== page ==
The American West from Clark Rare Books
The American West can be found within the pages of Clark's latest catalogue.
By Michael Stillman
Clark Rare Books has issued Catalog 937 of Americana, The West, and General. Most books do relate to the American West, though there are always a few exceptions. Offered is a mix of books contemporary with the Old West, along with later accounts and reprints of earlier works. Clark always provides us with lots of interesting material about the land west of the Mississippi and this month is no exception. Let's take a look inside.
Item 230 is Ancient Monuments of the Mississippi Valley, by Ephraim G. Squier and Edwin H. Davis. This is an in depth look at the ancient Indian mounds found in the Midwest, little understood at the time. Squier was a newly arrived newspaper editor to Chillicothe, Ohio, who quickly took an interest in local mounds, Davis a local doctor who had inspected the mounds and collected artifacts for years. Their combined research led to this report, which is of greatest significance as being the first scientific publication of the Smithsonian. Published in 1848, it almost never came to be. While the research was well-respected, Squier and Davis became engaged in a bitter fight over credit. The hard-hitting Squier believed Davis deserved little, if any credit for the work, while the quieter Davis felt he made the greater contribution with his knowledge and collection and was insulted by Squier's attitude. The partnership was irretrievably broken, but the work did make it to print, with both names included, Squier's first. Priced at $750.
Here is another early look at ancient mounds, though a less scientific one: Traditions of De-Coo-Dah and Antiquarian Researches: Comprising Extensive Explorations, Surveys, Excavations of the Wonderful and Mysterious Earthen Remains of the Mound-Builders in America... by William Pidgeon. Pigeon was similarly fascinated by ancient mounds, and he interviewed this aged Sioux chief to learn more. What he got was stories of a highly advanced, ancient civilization, rivaling that of ancient Greece and Egypt. These were either legends, or De-Coo-Dah pulling Pigeon's leg. Clark quotes about Pigeon, "The author was animated by an eager curiosity, which unhappily was directed by no familiarity with science..." Item 141 is a first edition of this book, published in 1853. $40.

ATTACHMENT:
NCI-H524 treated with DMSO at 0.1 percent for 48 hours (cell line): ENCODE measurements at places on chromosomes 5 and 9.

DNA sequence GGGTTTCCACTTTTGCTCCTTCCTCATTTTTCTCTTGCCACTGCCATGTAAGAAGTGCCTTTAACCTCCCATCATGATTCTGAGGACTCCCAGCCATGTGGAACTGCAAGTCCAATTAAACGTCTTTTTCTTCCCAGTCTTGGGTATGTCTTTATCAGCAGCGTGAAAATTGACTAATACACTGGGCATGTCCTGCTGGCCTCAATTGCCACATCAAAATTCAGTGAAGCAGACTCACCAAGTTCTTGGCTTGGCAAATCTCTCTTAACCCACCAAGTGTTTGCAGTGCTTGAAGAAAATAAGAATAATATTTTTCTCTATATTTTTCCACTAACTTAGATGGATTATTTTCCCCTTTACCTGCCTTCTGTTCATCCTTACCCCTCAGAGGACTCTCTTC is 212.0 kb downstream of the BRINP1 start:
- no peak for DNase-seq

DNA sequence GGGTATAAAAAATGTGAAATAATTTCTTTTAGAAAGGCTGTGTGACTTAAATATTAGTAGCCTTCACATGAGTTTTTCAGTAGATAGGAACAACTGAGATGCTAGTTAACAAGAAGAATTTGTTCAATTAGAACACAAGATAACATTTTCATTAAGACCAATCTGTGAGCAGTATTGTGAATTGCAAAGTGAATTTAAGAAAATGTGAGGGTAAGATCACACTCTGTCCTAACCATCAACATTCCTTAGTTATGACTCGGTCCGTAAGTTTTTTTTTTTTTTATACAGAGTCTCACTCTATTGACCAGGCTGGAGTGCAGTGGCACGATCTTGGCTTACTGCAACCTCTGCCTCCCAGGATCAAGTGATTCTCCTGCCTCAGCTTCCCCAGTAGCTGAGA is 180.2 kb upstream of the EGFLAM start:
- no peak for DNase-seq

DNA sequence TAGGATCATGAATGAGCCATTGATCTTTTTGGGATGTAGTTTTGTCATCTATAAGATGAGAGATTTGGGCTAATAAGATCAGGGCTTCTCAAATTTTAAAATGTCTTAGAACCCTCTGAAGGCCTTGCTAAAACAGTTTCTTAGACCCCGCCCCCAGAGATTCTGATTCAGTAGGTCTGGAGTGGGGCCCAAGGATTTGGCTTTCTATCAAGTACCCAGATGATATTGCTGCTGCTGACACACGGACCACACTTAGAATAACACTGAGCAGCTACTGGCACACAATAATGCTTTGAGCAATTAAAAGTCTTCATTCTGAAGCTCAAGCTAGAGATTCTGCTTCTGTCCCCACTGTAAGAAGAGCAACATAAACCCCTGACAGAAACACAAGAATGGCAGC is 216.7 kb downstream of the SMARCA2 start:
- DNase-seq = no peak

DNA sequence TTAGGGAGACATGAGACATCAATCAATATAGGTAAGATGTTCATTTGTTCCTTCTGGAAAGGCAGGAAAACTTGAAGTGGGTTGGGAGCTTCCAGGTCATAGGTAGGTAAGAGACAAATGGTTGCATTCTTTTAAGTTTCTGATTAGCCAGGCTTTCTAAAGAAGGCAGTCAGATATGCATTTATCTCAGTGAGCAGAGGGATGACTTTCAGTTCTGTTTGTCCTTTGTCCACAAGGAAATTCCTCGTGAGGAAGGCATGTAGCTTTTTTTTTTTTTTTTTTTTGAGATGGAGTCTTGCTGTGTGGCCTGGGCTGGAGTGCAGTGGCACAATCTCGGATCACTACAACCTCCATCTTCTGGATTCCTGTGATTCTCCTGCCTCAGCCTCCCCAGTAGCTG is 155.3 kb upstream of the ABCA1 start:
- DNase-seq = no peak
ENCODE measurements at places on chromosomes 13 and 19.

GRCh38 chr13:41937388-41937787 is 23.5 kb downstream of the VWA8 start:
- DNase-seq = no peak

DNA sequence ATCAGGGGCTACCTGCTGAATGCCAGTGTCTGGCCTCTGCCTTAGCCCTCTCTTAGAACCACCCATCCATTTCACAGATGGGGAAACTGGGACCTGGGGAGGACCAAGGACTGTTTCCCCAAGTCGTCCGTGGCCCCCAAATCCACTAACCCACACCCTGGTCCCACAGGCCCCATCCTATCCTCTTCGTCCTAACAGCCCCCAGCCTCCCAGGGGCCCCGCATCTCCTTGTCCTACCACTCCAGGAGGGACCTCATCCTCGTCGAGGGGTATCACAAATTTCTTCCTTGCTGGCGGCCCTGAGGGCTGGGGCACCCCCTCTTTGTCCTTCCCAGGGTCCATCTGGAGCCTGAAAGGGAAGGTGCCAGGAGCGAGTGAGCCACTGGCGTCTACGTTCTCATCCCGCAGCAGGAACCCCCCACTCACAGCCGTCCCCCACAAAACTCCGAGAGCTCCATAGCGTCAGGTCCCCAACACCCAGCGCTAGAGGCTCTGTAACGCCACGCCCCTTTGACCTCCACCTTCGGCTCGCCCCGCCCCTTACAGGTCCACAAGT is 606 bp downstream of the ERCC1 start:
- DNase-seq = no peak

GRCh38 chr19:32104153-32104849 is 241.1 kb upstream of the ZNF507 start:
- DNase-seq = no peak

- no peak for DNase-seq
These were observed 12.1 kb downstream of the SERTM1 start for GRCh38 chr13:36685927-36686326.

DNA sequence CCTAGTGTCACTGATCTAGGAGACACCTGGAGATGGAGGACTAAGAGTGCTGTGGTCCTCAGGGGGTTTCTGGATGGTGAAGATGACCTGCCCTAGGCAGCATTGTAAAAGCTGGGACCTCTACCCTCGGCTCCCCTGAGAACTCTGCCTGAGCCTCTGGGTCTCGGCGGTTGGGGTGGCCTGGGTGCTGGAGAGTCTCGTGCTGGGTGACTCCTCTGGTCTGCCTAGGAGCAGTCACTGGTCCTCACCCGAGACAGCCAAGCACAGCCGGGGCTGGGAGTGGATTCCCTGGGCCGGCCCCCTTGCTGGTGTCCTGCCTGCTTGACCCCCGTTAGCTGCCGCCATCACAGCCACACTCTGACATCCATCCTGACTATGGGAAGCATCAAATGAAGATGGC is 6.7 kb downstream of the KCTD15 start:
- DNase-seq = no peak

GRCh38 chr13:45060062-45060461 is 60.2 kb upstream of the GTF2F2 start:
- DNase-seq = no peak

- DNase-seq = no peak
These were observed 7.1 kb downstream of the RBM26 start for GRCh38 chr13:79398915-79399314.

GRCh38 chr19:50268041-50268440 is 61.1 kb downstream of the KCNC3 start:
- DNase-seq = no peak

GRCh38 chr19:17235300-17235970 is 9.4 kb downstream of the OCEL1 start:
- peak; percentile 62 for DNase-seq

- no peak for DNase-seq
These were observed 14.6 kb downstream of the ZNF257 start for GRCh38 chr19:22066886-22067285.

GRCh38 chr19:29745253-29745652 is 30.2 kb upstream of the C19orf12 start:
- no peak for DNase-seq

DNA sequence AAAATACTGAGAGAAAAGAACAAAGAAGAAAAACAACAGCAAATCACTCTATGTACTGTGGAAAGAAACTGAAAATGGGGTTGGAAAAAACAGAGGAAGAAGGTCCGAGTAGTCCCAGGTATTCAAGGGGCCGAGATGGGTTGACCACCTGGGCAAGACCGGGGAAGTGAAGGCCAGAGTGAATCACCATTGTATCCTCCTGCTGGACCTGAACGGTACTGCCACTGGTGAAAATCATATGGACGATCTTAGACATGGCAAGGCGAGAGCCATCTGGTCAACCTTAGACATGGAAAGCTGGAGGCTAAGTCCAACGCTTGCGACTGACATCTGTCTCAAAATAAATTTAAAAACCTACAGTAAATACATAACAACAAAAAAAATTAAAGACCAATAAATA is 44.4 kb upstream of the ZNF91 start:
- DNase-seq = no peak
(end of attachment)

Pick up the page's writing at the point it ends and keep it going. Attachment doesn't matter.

Item 47 is a copy of the July 12, 1847, Daily Missouri Republican, which includes words from an obscure Illinois congressman who would become one of the greatest, if not the greatest, leader in American history. That, naturally, would be Abraham Lincoln, who in 1847 was serving his sole term in the U.S. Congress. Lincoln was not a particularly important official at this time, but on July 6 of that year, he attended the Chicago River and Harbor Convention. This was held to discuss issues of navigation on the Mississippi. Reportedly, as many as 20,000 people from 19 states attended. The convention came about as a result of the Democratic Polk Administration opposing significant federal involvement with public works on constitutional grounds. Lincoln, as the sole Whig representative from Illinois, was called on to make some remarks. His more expansive view of federal powers undoubtedly was well received by this group which wished to encourage commerce. This newspaper carries Lincoln's brief speech to the convention, along with other news of the day. $75.
The American West from Clark Rare Books
Cornelius Cole, U.S. senator and anonymous author, at age 100.
Here is a look at California Three Hundred and Fifty Years Ago: Manuelo's Narrative. Actually, that would now be 450 years ago, as this is an account of a Portuguese sailor abandoned near present-day San Francisco in the early 16th century. Then again, neither date is right. This really is what a 19th century American settler in California imagined it was like in the 16th century, for while this is not labeled as fiction, it surely is. It is supposedly a translation of an old manuscript recounting the sailor's amazing experiences, but no such writing exists. Besides which, the characters are too similar to their brethren of 350 years later to be believable. The book was published anonymously in 1888, but is attributed to Cornelius Cole. Cole was a politician, not a writer, and it's unclear what possessed him to write this one supposedly factual, but obviously fictional, work. He was a founder of the California Republican Party, served as congressman during the Lincoln administration, and later as a U.S. Senator from California. His most notable achievements have to do with longevity. He was the last surviving person to serve in Congress during the Lincoln administration, and addressed Congress at the age of 99. He is still the longest living senator in U.S. history, dying in 1924 at the age of 102. Item 37. $100.
Item 122 is Edwin Eastman's Seven and Nine Years among the Camanches and Apaches. Eastman's experience with the Indians was about as realistic as Manuelo's with California. The book has been described as, "A revolting fictitious story written to advertise Dr. Clark Johnson's Indian blood syrup." Supposedly, while Eastman's native experiences weren't a lot of fun, he obtained this remarkable elixir from the Indians, which he was now willing to sell to any suckers he could ensnare. $45.
You may reach Clark Rare Books at 405-307-0088 or firstname.lastname@example.org.